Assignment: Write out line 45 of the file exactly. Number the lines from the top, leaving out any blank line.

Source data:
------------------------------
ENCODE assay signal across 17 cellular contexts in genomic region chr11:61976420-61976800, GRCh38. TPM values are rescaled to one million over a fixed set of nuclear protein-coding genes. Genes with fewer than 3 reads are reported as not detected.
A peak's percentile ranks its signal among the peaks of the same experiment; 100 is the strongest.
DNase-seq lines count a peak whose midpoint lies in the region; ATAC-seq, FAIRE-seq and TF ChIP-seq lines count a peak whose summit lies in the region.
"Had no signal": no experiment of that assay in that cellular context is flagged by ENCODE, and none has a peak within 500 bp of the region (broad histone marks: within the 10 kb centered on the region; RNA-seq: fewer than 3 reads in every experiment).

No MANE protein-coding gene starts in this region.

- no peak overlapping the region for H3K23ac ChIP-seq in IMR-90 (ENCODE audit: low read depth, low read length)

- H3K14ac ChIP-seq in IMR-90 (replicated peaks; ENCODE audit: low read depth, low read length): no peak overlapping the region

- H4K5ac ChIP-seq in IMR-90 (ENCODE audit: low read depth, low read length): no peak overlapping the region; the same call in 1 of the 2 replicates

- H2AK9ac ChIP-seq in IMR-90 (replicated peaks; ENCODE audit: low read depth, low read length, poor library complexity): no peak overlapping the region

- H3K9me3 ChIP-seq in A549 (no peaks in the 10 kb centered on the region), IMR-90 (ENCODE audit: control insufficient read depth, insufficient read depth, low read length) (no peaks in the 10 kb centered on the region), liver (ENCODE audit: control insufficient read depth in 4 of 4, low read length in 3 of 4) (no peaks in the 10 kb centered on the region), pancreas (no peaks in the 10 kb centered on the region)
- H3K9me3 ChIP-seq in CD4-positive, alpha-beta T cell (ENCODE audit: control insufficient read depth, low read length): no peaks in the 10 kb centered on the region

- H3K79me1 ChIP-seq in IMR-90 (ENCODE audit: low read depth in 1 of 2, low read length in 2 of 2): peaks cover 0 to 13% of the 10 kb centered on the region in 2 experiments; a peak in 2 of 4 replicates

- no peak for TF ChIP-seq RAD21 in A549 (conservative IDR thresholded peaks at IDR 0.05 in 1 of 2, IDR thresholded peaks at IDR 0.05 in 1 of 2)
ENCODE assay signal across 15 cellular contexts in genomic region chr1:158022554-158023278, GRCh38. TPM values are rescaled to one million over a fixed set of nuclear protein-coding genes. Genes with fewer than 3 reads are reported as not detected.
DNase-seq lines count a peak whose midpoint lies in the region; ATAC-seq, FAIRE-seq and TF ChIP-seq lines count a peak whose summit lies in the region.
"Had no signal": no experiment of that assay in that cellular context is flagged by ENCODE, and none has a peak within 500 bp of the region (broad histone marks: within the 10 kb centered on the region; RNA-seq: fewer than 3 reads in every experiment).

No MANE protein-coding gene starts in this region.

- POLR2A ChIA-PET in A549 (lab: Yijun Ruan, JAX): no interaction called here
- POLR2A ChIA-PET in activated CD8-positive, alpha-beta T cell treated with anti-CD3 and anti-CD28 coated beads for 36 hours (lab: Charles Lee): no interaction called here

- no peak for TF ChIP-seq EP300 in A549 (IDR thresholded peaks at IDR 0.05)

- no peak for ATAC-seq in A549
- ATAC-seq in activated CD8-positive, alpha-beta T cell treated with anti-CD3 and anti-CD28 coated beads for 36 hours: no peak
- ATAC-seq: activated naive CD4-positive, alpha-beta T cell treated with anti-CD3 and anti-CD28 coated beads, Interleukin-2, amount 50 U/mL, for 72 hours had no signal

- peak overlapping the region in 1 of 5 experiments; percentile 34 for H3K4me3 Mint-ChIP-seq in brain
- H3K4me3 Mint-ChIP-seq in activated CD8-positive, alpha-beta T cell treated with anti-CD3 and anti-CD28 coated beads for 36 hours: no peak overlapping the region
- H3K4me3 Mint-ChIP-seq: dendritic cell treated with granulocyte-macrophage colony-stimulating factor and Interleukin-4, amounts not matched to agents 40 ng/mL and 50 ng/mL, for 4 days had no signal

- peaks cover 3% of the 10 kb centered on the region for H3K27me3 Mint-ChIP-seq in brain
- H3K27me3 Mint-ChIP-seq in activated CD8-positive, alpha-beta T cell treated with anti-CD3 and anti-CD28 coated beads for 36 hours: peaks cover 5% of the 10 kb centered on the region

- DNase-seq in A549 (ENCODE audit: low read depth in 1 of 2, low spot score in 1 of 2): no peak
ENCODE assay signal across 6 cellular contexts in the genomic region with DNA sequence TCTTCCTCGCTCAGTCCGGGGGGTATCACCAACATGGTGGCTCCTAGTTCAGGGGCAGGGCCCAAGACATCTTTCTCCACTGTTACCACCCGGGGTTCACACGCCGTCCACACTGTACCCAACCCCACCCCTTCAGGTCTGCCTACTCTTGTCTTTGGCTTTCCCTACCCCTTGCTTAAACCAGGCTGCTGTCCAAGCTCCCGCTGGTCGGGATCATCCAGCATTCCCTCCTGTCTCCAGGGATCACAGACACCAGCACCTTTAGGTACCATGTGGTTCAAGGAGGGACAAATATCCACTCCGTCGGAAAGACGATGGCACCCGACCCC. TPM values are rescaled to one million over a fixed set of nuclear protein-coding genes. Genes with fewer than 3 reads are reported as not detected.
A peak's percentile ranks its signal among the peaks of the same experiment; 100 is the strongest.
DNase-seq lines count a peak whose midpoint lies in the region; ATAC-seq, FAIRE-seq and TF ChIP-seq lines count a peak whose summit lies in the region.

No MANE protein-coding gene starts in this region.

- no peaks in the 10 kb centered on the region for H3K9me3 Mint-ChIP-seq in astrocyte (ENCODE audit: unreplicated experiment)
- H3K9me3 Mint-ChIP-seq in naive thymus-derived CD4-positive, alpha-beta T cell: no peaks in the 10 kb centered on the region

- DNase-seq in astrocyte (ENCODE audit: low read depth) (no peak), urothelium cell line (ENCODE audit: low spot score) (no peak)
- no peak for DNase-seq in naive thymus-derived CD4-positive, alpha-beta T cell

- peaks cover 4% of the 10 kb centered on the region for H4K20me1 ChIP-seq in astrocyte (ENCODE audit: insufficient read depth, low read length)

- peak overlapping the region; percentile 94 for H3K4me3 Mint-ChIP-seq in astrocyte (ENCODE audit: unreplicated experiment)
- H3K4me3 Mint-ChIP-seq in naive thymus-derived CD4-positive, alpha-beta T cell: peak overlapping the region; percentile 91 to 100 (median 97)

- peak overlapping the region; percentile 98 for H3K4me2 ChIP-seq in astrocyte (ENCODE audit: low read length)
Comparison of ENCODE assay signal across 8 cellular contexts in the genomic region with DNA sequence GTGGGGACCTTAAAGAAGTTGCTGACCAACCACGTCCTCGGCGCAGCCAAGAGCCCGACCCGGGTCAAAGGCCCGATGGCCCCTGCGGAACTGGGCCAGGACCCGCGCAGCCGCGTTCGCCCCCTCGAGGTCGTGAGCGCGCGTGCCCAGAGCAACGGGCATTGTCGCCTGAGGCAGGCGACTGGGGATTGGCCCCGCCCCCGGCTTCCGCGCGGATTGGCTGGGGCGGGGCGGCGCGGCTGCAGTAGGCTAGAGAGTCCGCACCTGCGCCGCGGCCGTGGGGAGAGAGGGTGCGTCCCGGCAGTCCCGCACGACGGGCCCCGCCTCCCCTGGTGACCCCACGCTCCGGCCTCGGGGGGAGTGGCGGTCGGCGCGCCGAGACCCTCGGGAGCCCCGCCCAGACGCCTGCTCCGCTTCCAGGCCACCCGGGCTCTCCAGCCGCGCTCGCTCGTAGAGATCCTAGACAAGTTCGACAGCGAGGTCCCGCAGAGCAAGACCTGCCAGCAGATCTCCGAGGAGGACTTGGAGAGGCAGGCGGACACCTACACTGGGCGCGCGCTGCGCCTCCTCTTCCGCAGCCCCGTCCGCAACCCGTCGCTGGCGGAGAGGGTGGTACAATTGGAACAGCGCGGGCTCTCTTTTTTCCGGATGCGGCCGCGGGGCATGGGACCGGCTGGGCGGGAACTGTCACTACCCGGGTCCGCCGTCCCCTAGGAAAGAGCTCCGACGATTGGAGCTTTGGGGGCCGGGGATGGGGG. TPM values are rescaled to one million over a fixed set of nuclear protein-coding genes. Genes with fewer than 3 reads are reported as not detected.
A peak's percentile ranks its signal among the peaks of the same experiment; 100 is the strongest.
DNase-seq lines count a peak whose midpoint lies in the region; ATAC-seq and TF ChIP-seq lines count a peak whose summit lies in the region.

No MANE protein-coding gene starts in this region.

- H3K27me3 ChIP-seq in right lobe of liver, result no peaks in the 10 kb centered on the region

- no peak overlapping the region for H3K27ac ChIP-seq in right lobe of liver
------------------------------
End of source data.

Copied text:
No MANE protein-coding gene starts in this region.